Like

  11. Writerlious says:

    Hugs from me too! We need more posts like this in the blogosphere. 🙂

    Like

  12. john blair says:

    Great post. It reminded me of my friend Bob that I met several years ago. Although Bob was ” homeless” he taught me to never label anyone, and to treat everyone with dignity and respect. Bob was one of the most interesting and intelligent souls that I have ever met.Through our many hours of conversation, he taught me far more about life than my many years of college.Although Bob is no longer of this world, he will always be with me ….

    Like

  13. Miss Emm says:

    Isn’t it amazing? I mean amazing both in a good and a horrifying way. I have found that we are capable of being everything and anything we want to be. All the way from being homeless to become the richest man alive. Great story, thank you for sharing.

    Like

  14. renxkyoko says:

    This is a topic close and dear to my heart. My family ( Sis, myself and mom ) are “feed the homeless” volunteers here in our city. I cannot imagine how they are doing this winter. It doesn’t snow in our city but the temperature can go down to several degrees minus centigrade outside. All the homeless shelters are already filled to capacity… some live in tents, or horror, under bridges, etc. We just saw an old homeless woman pushing her cart at 4 AM at 24 F ( 32 freezing pt.) on New Year’s day.

    Like

  15. Aurora HSP says:

    So beautifully written. What a wonderful gift you have for linking humans who live so close together and yet worlds apart. Write on 🙂

    Like

  16. Thank you for this very thought provoking and sensitive post. I am sure your friend’s world was better for spending time with you. I do a lot of work with homeless people and collectively they are very judged by society. My experience however has brought some incredibly resourceful people into my life and I have such respect for what they manage to achieve in the desperate circumstances they find themselves in. We live in a cruel world and sadly society is more comfortable with people being invisible rather than acknowledging what is really going on and actively doing something about it.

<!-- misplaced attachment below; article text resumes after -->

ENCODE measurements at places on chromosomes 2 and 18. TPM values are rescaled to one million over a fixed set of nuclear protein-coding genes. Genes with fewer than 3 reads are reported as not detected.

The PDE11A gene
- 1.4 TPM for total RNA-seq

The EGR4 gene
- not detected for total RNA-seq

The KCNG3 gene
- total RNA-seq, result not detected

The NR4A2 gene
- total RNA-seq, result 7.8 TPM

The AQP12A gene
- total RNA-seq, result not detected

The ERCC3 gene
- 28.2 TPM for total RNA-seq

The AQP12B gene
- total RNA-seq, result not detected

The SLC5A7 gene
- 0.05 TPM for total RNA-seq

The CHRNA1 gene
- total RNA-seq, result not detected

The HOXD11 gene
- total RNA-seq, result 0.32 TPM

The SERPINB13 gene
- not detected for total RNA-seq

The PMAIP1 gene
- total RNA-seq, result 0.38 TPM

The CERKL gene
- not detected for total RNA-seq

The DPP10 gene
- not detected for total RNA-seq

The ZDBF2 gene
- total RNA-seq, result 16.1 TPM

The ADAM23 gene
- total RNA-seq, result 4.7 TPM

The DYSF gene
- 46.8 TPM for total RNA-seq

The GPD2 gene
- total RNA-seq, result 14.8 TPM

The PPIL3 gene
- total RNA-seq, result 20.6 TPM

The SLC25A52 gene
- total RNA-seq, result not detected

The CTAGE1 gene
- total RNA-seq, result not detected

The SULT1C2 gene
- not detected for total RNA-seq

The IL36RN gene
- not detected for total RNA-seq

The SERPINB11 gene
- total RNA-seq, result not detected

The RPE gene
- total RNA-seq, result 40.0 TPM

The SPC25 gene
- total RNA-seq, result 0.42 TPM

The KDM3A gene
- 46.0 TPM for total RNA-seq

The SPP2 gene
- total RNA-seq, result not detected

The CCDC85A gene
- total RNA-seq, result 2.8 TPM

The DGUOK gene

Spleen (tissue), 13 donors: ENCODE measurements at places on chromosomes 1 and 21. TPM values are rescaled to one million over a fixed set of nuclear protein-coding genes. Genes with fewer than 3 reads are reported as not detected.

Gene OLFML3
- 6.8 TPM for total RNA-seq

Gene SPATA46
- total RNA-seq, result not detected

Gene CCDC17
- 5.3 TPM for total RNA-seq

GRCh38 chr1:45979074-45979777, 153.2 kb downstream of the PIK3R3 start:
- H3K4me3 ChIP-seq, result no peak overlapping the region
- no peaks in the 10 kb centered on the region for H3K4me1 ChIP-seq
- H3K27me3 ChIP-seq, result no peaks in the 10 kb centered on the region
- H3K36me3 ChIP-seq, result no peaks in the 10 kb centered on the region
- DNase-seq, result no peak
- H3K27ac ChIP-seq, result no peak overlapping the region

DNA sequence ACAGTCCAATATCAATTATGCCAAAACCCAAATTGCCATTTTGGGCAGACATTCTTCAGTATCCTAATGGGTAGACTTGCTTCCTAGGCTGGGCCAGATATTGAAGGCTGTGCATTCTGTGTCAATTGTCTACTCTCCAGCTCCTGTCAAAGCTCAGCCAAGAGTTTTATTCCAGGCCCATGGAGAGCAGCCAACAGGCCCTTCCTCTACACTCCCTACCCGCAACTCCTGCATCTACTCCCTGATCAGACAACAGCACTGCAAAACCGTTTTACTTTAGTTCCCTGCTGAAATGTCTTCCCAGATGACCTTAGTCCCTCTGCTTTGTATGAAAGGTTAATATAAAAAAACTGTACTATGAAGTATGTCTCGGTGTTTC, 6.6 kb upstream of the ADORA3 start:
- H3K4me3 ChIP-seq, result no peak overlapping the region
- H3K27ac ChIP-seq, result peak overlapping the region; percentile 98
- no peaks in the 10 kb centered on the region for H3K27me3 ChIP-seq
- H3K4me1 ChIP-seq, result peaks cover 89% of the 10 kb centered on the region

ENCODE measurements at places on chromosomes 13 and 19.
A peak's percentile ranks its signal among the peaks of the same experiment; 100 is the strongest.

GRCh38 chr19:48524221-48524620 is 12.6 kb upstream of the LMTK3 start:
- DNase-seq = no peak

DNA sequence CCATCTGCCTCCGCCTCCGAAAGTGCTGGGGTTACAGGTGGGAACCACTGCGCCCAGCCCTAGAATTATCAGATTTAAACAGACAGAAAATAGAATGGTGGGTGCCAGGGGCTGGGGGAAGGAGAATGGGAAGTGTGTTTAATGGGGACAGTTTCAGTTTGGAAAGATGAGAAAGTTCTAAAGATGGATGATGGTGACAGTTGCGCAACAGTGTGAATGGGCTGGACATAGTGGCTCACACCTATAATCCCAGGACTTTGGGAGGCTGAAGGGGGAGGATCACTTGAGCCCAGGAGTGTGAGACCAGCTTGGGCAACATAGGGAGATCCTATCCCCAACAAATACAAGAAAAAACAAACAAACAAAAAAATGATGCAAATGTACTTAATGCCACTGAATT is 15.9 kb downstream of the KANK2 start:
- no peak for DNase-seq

Like

  17. Caroline says:

    Wonderful post. Who are we to judge others. In fact if we are not in a position to judge others unless we start by judging ourselves.
    xxx
    Hugs

    Like

  18. Powerful stuff. Thank you for this post. I volunteered at a homeless shelter for about a year, and many of the people absolutely blew me away with their positive attitudes. The more I got to know some of the people, the more, as you said, I realized they were more like me than I was comfortable to admit. We must always keep our hearts open.

    Like

  19. –Peter,
    you speak for so many without a voice.
    You are like the “Charles Dickens” of our day.
    I Looooooooooooove!
    Xx

    Like

    • Your comment did end up in my Spam folder. Thankyou for letting me know this might be the case. As always, your comments are very cheering. I hope it was not mistreated while it was in the spam folder, and at least enjoyed a nice glass of red wine and a sausage sandwich during its exile. Thankyou again. You are a treasure. Does Mr Liverpool follow British football. If he does, tell him I watched the Man U- Liverpool game on Sunday

      Like

      • you. are. a. treasure.

        Mr. L. is Crazy Nuts Obsessed w/ Soccer. I mean, he’d take it over ME! Seriously. He is WILD.

        He did watch that game, of course…while I served him breakfast. He subscribes to EVERY soccer channel, too.

        Do you watch A LOt, Peter? Are you as nuts as Mr. L?

        Love flowing from MN. I hope this does not go into spam for another glas of red wine! Xxxx

        Like

  20. aawwa says: